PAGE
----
How to Make Contact in an Emergency
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Runners react near Kenmore Square after two bombs exploded during the 117th Boston Marathon.
Two deadly explosive devices detonated at the Boston Marathon yesterday, slicing the crowd at the finish line with nails and other shrapnel. In the aftermath, frantic onlookers tried to reach their loved ones but encountered difficulties placing cell phone calls. Many looked at their sophisticated phones and wondered how the system could get overwhelmed so easily.
Experts in emergency telecommunications and management say that cell phone logjams like this will likely happen again after a major unexpected event. They also point to alternatives available now and other systems in the works.
“In public wireline and wireless networks, it’s simply not economical to provide enough resources for all the people who are subscribers to talk to all the other people at the same time,” said Stu Lipoff, an IEEE fellow and an engineering consultant for telecommunications companies.
Instead, service providers usually manage traffic based on average use with limited surge capacity. This is called blocking, Lipoff explained. The probability that your call will get through on a typical day is around 90 percent.
Available circuits filled up quickly in Boston. When cell phones can’t get through they encounter fast busy signals or automated messages, Lipoff said. A rumor circulated that cell service was cut to prevent a bomb from being detonated by cell phone. Wireless carriers later issued statements disputing that report but did say the heavy call volume overwhelmed their towers.
Instead of calling, the carriers recommended their users try communicating via text or email from their phones. While this may seem counter-intuitive, voice communications do require a constant connection. Email messages, however, travel by packet switching. In the short time between one phone call and another, you could send a thousand email messages, Lipoff said.
When wireless companies have time to plan for a surge, they can increase capacity. Lipoff pointed to the annual Consumer Electronics Show in Las Vegas, where cellular base stations were added to make dozens of little cell sites at the convention center. After natural disasters like Hurricane Sandy, quick deployment sites were also brought in on trucks.
Emergency responders such as firefighters, police officers, utilities workers and government employees use non-cellular radio communications networks that are maintained by licensed government agencies, Lipoff said. Improving their effectiveness remains a work in progress but those networks don’t even touch the cellular ones that the public uses.
“The difficulty is that cell phones are individual, user-to-user,” said Louise Comfort, a professor of public and international affairs at the University of Pittsburgh and director for the university’s Center for Disaster Management. The key is to establish a public network where information can be posted and people can also respond saying they’re safe, she added.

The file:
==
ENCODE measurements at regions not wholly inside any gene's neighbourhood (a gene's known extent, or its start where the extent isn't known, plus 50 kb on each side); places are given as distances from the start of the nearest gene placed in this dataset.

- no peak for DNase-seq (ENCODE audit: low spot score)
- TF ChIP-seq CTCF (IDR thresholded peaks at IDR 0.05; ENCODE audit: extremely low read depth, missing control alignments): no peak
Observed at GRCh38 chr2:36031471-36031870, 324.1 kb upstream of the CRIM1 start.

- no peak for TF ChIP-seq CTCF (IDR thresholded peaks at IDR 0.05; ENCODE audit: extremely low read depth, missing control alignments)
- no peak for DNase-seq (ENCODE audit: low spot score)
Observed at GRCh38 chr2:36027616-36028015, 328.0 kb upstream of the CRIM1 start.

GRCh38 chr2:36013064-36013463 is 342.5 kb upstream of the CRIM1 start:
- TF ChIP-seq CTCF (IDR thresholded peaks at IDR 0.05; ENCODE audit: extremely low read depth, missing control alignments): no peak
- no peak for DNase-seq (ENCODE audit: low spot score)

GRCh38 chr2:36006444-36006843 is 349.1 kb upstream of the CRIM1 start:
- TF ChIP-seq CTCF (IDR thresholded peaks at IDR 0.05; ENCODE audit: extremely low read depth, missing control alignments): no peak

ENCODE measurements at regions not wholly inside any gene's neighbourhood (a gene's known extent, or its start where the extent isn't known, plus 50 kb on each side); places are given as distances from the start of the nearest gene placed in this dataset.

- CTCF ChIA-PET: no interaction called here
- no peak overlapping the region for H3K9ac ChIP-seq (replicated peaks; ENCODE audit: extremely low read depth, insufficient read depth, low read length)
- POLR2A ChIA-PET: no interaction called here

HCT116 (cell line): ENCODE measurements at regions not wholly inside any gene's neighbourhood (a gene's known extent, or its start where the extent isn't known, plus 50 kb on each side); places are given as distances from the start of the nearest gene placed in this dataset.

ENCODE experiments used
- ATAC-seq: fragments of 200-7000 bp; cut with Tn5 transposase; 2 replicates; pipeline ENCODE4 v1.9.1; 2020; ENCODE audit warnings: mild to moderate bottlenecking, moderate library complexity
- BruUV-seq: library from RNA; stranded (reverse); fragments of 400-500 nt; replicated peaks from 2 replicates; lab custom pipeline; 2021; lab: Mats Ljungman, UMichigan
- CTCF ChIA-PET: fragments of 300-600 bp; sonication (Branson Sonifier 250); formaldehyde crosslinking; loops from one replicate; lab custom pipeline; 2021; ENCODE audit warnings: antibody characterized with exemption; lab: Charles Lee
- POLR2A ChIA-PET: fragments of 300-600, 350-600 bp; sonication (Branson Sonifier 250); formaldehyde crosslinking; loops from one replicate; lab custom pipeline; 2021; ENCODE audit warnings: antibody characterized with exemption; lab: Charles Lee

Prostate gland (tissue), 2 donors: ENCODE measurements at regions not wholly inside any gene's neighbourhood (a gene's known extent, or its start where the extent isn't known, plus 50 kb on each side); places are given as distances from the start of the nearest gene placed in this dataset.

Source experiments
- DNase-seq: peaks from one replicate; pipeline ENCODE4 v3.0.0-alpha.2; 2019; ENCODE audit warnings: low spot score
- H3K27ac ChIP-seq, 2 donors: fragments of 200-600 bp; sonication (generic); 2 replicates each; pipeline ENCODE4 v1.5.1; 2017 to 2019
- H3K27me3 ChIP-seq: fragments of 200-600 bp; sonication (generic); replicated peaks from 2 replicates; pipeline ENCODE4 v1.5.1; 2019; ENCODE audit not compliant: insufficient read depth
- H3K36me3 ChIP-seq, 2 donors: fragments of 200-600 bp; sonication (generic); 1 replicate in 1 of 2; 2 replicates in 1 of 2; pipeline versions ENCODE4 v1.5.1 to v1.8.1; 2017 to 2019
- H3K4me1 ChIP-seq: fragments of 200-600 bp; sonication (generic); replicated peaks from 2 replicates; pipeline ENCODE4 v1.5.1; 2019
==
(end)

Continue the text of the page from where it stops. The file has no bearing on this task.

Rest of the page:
Reverse 911 has a lot of potential to disseminate crucial information about an emergency, but that only works when a community sets it up first. “We all used it last year because the University of Pittsburgh had a series of serious bomb threats that went on for 6 weeks,” Comfort said. “This is something that would have to be done at the local level.”
One relatively new system is the Commercial Mobile Alert System or CMAS that’s been adopted by the Federal Emergency Management Agency (FEMA) and is in trial stages now, Comfort said. The system is designed to automatically send short text-based government alerts to subscribers in scenarios like an Amber Alert or an imminent threat like a tornado.
That system can also give priority to communication with cell phone users who have disabilities or who need extra help during an emergency, Comfort said. Although cellular companies have agreed to carry CMAS and procedures for using it have been developed, the system isn’t widely known yet.
Adding to the complexity around communications, serious marathoners tend to ditch smart phones to run lighter. Perhaps the tiny devices they use to monitor heart rate, speed and distance could have two-way communication added without sacrificing too much weight or adding too much cost, Comfort suggested. The challenge would then be figuring out which network to use.
Yesterday when the public turned to their computers and smart devices for local news online, some sites were slow or down completely. However, compared to wireless phone service, the Internet is far sturdier.
“There may have been an overload in Boston -- or the speed may have slowed -- but usually, given the redundancy in the Internet, it would continue to function,” Comfort said. “The genius of the Internet is that if one station goes down, another node picks it up.”